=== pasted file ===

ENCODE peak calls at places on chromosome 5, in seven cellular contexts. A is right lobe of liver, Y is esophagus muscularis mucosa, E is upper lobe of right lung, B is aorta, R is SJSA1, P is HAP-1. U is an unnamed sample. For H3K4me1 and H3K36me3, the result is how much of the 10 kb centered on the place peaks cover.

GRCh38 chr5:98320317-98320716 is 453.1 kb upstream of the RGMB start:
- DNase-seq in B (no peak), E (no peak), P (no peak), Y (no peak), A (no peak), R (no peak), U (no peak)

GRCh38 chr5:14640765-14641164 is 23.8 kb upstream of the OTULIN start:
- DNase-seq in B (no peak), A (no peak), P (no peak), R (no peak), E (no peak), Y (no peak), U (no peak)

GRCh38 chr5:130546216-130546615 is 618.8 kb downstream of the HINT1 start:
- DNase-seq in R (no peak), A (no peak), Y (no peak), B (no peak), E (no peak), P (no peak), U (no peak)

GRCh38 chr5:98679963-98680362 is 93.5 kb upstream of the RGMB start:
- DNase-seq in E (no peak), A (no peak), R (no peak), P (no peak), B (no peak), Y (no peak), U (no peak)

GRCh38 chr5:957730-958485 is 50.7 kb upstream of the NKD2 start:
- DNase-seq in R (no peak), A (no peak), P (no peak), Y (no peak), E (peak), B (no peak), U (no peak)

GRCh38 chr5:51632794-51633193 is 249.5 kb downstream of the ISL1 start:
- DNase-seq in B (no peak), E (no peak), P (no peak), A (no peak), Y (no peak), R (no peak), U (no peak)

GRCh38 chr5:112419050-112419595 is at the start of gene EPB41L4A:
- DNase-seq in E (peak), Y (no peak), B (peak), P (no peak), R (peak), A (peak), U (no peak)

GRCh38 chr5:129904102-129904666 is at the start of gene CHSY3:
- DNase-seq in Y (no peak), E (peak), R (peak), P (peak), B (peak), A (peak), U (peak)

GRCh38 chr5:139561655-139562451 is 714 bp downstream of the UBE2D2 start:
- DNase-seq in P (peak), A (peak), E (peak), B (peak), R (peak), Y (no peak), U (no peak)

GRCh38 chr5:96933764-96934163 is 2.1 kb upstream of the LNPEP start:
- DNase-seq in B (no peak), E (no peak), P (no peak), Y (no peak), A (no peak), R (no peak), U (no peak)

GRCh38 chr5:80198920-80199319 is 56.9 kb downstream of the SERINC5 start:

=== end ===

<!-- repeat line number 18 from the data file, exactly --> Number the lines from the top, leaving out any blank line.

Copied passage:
GRCh38 chr5:139561655-139562451 is 714 bp downstream of the UBE2D2 start: